Movie Review: Finding Dory

Overview:  Dory is our friendly blue fish with short term ‘remembery’ loss from Finding Nemo.  In this movie, we see her as a little bulb-eyed cutie who loses her mom and dad.  One day, living with Nemo and his dad, she remembers she had her own family and decides to go forth and find them because – mom and dad!  She goes on many wacky adventures, meets many other fish and sharks and octopus that don’t want to eat her, but rather help her and


She reunites with her family, and then realizes she misses her friends so they all reunite and live happily.  Oh, and she gets over her short-term memory loss.

The Good:  This is Pixar and Pixar knows cute- so it’s really cute.  Baby Dory is cute.  They always get the right kids for the voices and the voices are super cute.  Celebrities are the main voices, so you can say, ‘oh, that’s the guy from Modern Family!  And that’s the other guy from Modern Family!’ while you watch.

The artwork is beautiful – tons of underwater beauty shots, kelp moving, etc.  Humans are few and far between.  They have fun with the camouflaging properties of Hank, the Octopus.

The Bad:  I think for kid kids, this would be good.  There’s a lot of repetition and it comes across as a children’s book.  Usually, Pixar is really good about having a movie for all ages but this one I wouldn’t say follows that pattern.  Instead, this is the pattern:

Dory searches for her parents.  Has a memory of where they are, goes there, they aren’t there.  She is then told where they are, or has another memory, so goes there.  They aren’t there.  She meets friends along the way who help.  It’s kind of a movie version of ‘Are You My Mommy.’

The portrayals of disability and treatment of those with disabilities is also troublesome.  We have Dory, who is taught at a young age to say that she has short term memory loss disorder when meeting new people.  She has lived her life with that one knowledge and now – now she’s remembering.  Now at an old age she realizes she does have memories and can remember things.  She learns to get over it.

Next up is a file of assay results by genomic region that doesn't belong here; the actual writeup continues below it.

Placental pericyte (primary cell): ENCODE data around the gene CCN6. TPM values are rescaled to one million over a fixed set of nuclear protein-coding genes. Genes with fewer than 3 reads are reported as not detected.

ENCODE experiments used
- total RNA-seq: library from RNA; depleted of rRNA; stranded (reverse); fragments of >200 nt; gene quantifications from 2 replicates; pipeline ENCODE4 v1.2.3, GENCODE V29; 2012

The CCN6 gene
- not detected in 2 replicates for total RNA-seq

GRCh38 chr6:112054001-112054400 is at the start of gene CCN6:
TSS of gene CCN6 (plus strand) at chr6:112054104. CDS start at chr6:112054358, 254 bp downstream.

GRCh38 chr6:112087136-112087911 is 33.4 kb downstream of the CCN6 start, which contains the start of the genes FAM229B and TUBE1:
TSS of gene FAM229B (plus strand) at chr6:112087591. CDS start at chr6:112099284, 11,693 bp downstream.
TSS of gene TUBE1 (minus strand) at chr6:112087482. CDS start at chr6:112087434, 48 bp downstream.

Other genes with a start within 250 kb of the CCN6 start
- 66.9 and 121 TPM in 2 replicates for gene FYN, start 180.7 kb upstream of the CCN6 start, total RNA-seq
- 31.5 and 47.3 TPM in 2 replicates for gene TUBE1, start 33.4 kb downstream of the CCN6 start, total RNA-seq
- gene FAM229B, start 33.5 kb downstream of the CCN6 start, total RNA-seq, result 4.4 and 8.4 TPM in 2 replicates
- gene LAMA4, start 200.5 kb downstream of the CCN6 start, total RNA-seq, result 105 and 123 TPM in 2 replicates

Now, in fairness, what she remembers is long-term memories, so that can make sense.  But there are other things- She is called an ‘inspiration’ for still living her life despite the disability, which feeds into the magic inspirational disabled person.  For some reason, everyone, even natural predators, love her for trying so hard, too, and automatically want to help her.

There is a seal who is portrayed like classic vaudeville mentally ill person – googly eyes, bucked teeth, etc, who is not allowed on the same rock as the other ‘normal’ seals. He is constantly bullied and kicked off the rock in a tone that makes me think they want us to laugh at it – so here it’s okay to make fun of disabled kids.

Becky is a similarly portrayed bird.  Goofy, doesn’t talk, wonky eyed.  Therefore Nemo’s dad doesn’t trust her to do her job.  However, in this he’s wrong.  She would have brought them where they were going had he trusted her.

There is a whale, Destiny, who is short-sighted and a beluga whale who can’t echolocate because of a concussion.  The beluga learns to get over it, while Destiny learns she can get around with the help of friends.

So, a lot of mixed messages around disability and who can inspire, who you can trust to do a job, who should be shunned, who should just get over it, and who really needs help.

The Female:  They’re sea creatures, but the voices are still gendered, and there are still far too few females.  We have:

Dory:  The plucky lead who just wants her family together, and then her family and friends.

Destiny:  Dory’s whale shark friend who doesn’t eat her.  Limited scene time.

Dory’s mom:  She’s, uhm, Dory’s mom.  She loves her daughter no matter what.

Becky the bird is voiced by a male, and doesn’t do much, but has the gendered name.

Sigourney Weaver:  She voices the rehabilitation sea habitat, so a recorded voice really.

So, uhm. . .it passes the Bechdel test (two women talk, and not about a man) because Dory and Destiny talk about home and not a guy.  But if you’re doing a film with fish, it would be great to break out of standard Hollywood gender roles or ratios.  Heck, with fish you could even get rid of gender somehow or play with the non-binary.

Overall, might keep a kidlet entertained and has cute moments but not Pixar’s greatest.



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